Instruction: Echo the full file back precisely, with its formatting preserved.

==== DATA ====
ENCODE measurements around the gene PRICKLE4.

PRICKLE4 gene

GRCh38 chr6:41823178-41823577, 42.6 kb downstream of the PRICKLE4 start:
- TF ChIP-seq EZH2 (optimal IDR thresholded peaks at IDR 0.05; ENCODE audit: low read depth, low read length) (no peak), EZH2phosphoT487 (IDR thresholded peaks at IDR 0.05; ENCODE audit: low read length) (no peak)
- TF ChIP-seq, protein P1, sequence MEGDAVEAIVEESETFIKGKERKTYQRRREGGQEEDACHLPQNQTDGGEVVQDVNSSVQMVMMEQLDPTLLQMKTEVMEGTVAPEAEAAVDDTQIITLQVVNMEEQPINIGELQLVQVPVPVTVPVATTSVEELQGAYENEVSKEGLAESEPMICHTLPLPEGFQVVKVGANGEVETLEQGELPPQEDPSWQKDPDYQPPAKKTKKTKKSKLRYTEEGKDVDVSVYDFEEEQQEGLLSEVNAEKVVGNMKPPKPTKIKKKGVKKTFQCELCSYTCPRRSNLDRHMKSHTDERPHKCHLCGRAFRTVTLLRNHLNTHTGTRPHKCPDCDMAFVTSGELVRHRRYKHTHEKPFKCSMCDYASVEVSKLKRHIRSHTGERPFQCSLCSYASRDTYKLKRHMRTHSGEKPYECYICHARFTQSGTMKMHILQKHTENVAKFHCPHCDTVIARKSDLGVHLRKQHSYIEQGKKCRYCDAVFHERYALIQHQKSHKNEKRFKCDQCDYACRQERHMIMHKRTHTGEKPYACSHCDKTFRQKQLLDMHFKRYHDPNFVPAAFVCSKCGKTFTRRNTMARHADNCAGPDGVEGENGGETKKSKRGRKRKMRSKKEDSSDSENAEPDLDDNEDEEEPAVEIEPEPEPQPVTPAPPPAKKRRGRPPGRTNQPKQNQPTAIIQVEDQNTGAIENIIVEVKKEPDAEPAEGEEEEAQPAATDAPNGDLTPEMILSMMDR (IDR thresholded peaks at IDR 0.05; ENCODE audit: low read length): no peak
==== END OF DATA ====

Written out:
ENCODE measurements around the gene PRICKLE4.

PRICKLE4 gene

GRCh38 chr6:41823178-41823577, 42.6 kb downstream of the PRICKLE4 start:
- TF ChIP-seq EZH2 (optimal IDR thresholded peaks at IDR 0.05; ENCODE audit: low read depth, low read length) (no peak), EZH2phosphoT487 (IDR thresholded peaks at IDR 0.05; ENCODE audit: low read length) (no peak)
- TF ChIP-seq, protein P1, sequence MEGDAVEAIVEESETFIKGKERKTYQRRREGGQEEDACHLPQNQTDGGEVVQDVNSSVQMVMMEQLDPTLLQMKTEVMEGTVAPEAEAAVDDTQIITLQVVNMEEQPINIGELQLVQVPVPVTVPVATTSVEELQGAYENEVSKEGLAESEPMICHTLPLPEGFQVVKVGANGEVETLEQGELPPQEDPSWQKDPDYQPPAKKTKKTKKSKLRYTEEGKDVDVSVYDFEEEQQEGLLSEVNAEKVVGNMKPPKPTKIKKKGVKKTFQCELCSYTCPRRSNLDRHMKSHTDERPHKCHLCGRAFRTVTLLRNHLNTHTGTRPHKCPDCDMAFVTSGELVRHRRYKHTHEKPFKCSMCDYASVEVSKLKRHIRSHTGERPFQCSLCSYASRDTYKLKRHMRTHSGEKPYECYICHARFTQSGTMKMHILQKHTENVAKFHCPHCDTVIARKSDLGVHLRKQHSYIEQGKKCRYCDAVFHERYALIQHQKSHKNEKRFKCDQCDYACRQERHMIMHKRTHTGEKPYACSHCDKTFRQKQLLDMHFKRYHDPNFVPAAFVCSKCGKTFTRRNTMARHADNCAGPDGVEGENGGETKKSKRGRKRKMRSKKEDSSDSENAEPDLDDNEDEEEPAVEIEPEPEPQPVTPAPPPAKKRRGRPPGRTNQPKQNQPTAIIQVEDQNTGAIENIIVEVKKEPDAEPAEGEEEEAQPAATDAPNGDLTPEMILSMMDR (IDR thresholded peaks at IDR 0.05; ENCODE audit: low read length): no peak